Photoetched regenerator for use in a high frequency pulse tube.


To produce refrigeration at 20 K in a single-stage regenerative cryocooler requires a combination of materials that possess high heat capacity within its operational temperature range. This has typically been accomplished using woven screens made of stainless steel or phosphorous-bronze operating in the 300 to 50 K range followed by a packed bed of spheres made of lead or other rare earth material. However, screens and particularly spheres produce high pressure losses within the regenerator. In a pulse tube operating at higher frequencies (40 to 60 Hz) where the pressure ratio is on the order of 1.3, the pressure loss becomes a more significant factor and prevents achieving 20 K. Therefore, Chesapeake Cryogenics, Inc. (CCI) is investigating the use of a gap-type regenerator employing both conventional materials and rare earths. The flow channels are created by a photochemical etching process to generate slots in disks. The disks are then stacked in the regenerator aligning the slots to produce parallel channels in the axial direction. The photochemical machining process may provide sufficient dimensional tolerances and repeatability resulting in uniform channels with heat transfer surface area approaching that of screens and spheres. Furthermore, this etching process can be applied to rare earth materials making the disks suitable for use at temperatures below 50 K. CCI has performed preliminary tests to determine the pressure loss under steady flow conditions, thermal conduction, and cryocooler performance using photoetched disks make of phosphorous-bronze and stainless steel to determine their suitability as replacements for screens and spheres. Results of these tests and a description of the flow channel geometry are presented.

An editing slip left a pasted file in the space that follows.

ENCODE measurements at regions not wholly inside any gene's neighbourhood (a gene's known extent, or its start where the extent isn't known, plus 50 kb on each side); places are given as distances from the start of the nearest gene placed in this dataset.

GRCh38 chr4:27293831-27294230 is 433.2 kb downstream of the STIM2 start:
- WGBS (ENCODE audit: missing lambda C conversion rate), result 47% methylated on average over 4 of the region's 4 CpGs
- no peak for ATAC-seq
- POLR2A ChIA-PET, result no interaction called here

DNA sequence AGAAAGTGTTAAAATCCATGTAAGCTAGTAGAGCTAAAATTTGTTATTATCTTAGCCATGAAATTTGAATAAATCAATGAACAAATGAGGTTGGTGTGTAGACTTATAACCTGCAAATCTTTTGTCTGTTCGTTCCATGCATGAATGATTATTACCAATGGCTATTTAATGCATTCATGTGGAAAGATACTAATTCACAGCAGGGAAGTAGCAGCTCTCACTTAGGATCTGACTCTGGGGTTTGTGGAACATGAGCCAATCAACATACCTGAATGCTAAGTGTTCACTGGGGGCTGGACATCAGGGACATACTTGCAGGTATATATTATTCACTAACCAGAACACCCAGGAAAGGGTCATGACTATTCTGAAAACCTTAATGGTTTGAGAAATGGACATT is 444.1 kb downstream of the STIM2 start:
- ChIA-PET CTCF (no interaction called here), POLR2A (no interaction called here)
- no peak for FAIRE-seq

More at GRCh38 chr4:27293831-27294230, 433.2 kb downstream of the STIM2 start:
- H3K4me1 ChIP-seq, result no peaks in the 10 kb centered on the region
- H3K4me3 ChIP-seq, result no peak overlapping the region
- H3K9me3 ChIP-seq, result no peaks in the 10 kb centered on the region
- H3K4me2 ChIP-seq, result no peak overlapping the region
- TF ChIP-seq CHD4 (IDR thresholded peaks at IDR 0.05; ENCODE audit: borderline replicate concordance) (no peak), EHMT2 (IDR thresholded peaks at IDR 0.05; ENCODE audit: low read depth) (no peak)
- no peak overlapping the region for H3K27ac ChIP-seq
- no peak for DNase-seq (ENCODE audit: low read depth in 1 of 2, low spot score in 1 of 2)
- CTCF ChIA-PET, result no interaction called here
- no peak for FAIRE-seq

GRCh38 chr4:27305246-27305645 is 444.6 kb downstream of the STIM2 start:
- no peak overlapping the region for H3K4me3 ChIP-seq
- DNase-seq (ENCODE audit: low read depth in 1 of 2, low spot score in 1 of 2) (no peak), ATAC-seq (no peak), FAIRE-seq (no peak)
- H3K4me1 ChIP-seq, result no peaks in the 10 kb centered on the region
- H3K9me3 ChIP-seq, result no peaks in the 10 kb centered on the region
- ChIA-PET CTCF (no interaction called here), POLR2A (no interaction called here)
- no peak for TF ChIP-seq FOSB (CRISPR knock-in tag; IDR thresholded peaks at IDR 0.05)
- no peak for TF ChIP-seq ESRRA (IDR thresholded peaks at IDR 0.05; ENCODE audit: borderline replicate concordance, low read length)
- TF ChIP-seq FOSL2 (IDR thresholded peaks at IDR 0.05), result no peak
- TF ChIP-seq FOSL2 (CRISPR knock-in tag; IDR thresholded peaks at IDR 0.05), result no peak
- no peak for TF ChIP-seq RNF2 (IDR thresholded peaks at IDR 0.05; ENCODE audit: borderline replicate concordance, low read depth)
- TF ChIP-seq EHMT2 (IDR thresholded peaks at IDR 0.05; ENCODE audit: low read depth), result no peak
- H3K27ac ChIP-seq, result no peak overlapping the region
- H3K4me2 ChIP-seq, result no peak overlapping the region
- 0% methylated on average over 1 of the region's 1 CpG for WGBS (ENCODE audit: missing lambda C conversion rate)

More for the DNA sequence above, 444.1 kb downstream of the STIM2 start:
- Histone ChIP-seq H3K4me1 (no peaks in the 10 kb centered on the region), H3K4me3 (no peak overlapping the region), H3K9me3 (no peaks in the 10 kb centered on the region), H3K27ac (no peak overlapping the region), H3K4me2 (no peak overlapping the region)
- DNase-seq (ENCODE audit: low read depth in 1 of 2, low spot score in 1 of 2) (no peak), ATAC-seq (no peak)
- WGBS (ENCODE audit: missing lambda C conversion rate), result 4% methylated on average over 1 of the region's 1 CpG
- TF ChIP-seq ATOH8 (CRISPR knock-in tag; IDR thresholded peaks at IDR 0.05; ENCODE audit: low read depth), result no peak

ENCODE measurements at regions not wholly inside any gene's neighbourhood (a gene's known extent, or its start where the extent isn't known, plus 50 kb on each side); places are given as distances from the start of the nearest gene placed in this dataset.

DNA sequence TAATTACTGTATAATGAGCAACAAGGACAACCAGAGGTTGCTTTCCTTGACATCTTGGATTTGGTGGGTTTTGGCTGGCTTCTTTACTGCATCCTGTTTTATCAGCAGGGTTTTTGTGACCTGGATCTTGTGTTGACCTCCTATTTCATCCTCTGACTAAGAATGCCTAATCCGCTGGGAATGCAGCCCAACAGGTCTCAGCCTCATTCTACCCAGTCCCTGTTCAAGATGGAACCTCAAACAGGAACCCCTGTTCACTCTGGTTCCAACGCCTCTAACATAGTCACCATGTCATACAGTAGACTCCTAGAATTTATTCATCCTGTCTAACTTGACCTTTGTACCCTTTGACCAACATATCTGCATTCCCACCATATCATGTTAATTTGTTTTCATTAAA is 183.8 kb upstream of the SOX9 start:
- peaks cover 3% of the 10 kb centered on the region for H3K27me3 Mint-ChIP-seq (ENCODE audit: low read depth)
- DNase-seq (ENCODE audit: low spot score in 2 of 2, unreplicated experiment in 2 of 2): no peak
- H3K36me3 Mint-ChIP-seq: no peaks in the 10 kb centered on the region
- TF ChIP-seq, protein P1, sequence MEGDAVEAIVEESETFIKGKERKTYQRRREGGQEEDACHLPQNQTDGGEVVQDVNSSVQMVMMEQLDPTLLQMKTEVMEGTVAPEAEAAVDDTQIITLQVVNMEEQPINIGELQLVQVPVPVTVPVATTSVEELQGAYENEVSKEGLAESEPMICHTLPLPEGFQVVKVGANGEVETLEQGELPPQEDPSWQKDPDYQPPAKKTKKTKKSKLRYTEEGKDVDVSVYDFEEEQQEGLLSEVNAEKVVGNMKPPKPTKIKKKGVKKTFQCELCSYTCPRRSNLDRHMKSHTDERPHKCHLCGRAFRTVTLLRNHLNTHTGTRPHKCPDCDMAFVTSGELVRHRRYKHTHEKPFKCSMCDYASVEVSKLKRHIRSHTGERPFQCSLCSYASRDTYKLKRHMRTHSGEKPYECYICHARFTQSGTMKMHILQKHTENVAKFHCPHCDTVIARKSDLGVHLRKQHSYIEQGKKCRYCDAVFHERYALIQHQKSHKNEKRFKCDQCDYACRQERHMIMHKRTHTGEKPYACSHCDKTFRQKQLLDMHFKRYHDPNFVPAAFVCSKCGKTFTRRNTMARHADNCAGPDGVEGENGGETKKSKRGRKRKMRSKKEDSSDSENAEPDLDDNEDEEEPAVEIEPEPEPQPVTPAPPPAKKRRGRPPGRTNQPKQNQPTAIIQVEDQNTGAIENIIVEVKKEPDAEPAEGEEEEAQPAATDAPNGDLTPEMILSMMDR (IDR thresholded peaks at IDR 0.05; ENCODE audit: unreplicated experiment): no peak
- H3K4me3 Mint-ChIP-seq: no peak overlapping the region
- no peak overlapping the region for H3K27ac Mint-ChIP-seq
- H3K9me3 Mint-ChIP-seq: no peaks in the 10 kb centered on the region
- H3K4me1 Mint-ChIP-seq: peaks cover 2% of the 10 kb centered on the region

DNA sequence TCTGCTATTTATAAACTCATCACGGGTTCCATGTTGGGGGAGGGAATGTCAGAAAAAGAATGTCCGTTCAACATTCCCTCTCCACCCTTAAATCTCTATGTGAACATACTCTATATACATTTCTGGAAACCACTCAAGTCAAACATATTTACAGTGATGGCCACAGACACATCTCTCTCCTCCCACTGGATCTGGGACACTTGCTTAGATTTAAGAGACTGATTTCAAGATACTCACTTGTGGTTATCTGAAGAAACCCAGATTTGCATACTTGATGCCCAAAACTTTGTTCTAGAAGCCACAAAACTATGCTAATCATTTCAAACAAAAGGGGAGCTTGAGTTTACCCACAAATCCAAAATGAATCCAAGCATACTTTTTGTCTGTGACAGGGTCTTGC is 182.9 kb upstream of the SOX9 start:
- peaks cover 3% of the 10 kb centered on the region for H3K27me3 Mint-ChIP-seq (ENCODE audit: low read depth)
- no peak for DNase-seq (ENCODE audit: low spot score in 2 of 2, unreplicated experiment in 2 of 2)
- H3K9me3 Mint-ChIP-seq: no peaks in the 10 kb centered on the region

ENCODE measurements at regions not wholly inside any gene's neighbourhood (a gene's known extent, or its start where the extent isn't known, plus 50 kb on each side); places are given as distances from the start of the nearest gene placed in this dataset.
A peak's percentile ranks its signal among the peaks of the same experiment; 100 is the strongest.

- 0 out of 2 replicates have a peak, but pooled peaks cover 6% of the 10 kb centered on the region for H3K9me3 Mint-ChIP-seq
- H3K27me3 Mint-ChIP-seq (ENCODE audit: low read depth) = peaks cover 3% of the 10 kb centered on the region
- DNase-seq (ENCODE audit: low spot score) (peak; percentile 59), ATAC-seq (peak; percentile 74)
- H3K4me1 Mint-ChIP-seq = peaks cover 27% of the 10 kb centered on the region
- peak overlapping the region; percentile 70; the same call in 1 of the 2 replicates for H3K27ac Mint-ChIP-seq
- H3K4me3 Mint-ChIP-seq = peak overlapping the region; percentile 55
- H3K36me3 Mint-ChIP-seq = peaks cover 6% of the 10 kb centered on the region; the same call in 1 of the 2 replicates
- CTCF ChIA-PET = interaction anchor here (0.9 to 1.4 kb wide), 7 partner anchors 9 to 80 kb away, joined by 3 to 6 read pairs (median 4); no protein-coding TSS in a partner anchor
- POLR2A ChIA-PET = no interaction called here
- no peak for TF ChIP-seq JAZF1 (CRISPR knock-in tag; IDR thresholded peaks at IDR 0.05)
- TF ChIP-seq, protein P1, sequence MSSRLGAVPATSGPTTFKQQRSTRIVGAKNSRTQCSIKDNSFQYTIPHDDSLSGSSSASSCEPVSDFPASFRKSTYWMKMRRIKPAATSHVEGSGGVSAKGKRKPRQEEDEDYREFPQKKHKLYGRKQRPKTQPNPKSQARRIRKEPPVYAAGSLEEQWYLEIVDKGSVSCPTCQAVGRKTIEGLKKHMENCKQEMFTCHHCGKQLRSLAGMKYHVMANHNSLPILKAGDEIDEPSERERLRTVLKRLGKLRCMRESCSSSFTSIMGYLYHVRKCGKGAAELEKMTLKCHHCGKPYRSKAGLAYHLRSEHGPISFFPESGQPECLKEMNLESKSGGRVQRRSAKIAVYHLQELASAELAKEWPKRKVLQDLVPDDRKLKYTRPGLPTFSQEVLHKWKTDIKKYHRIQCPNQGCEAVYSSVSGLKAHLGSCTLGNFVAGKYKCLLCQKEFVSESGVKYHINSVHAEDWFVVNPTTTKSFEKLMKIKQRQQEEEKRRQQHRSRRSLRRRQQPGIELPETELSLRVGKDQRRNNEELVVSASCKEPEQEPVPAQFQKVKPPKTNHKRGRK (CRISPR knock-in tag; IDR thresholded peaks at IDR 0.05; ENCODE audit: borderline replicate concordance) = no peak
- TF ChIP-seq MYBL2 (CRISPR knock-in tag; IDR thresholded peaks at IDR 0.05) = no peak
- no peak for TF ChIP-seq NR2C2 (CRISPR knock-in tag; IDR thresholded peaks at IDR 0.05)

• Original title: Photoetched regenerator for use in a high frequency pulse tube.
  • Record ID : 2008-1066
  • Languages: English
  • Publication date: 2006/06/14
  • Source: Source: Proc. 14th int. Cryocooler Conf., Annapolis, MD
    389-396; fig.; tabl.; 2 ref.